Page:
Celtic

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Igula

#1 Supporter of Mason's Mates
As a irish spurs fan with a celtic affinity how are celtic fans vile?? Because they wont wear a symbol of an army and country that have killed millions of the same people who founded theyre club?
Would you wear a swastika and the germans killed maybe 1/10 through direct warfare that was killed in ireland since 1200 through famine war pestilence

Are you really trying to suggest that the poppy and swatzika are comparable?
 
As a irish spurs fan with a celtic affinity how are celtic fans vile?? Because they wont wear a symbol of an army and country that have killed millions of the same people who founded theyre club?
Would you wear a swastika and the germans killed maybe 1/10 through direct warfare that was killed in ireland since 1200 through famine war pestilence
Always surprised me that Celtic formed up way back in 1888 in a British City/Country and not in Ireland...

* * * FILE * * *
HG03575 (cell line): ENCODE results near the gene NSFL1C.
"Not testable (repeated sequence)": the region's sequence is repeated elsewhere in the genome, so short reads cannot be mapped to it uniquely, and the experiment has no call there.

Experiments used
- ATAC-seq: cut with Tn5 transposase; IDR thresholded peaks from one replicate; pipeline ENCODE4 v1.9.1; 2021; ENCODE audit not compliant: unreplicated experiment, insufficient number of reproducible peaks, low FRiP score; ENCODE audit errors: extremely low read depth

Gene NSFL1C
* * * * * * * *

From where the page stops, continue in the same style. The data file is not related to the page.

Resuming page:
As a irish spurs fan with a celtic affinity how are celtic fans vile?? Because they wont wear a symbol of an army and country that have killed millions of the same people who founded theyre club?
Would you wear a swastika and the germans killed maybe 1/10 through direct warfare that was killed in ireland since 1200 through famine war pestilence
No, nor would I walk through the streets of a town chanting the name of a young man that was hacked to death in the street simply because he was a British solider chanting not in a supportive way......good old Celtic fans.
 
No, nor would I walk through the streets of a town chanting the name of a young man that was hacked to death in the street simply because he was a British solider chanting not in a supportive way......good old Celtic fans.
Would you accept british soldiers shooting innocent civilians on the streets of manchester london or liverpool etc
 
My personal opinion is no. But in parts of ireland it would be yes